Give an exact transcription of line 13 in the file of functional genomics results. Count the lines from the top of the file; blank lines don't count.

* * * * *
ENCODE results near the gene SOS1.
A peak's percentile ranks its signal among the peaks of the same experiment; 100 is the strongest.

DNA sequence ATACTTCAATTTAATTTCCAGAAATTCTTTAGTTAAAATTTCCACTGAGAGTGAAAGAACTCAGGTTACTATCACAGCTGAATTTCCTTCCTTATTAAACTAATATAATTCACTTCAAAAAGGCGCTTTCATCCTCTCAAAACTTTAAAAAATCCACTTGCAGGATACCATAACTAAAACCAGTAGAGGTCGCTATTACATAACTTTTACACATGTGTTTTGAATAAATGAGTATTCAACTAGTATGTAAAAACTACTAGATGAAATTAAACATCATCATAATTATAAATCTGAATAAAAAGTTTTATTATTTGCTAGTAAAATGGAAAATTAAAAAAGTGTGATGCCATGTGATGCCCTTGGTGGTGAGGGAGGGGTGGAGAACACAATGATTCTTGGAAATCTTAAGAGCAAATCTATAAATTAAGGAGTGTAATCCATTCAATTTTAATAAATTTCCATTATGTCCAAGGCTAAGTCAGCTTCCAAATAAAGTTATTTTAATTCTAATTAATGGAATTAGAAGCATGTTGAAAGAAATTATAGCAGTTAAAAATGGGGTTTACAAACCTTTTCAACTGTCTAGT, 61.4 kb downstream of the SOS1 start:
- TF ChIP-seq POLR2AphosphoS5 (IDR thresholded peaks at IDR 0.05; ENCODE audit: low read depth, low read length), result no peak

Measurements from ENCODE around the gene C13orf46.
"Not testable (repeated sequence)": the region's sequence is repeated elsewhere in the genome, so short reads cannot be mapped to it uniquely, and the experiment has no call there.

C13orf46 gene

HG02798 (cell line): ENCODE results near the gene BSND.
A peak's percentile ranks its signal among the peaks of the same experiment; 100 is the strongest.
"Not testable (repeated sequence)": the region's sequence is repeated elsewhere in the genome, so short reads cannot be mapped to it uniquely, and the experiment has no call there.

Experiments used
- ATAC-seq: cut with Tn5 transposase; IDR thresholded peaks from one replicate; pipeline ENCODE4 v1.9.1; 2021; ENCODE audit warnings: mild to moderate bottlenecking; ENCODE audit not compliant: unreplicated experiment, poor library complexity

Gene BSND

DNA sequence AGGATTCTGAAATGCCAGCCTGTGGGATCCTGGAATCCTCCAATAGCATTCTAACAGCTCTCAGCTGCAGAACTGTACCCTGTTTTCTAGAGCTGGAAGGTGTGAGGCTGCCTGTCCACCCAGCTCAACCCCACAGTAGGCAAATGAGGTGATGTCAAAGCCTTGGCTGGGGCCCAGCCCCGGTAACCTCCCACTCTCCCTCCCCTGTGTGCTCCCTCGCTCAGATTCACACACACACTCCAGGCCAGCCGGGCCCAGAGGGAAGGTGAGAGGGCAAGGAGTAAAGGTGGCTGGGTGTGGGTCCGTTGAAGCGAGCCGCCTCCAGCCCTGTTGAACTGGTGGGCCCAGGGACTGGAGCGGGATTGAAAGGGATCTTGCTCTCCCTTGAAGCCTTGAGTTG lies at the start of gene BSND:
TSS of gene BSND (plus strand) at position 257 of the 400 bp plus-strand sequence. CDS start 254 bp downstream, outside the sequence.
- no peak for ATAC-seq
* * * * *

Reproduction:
Gene BSND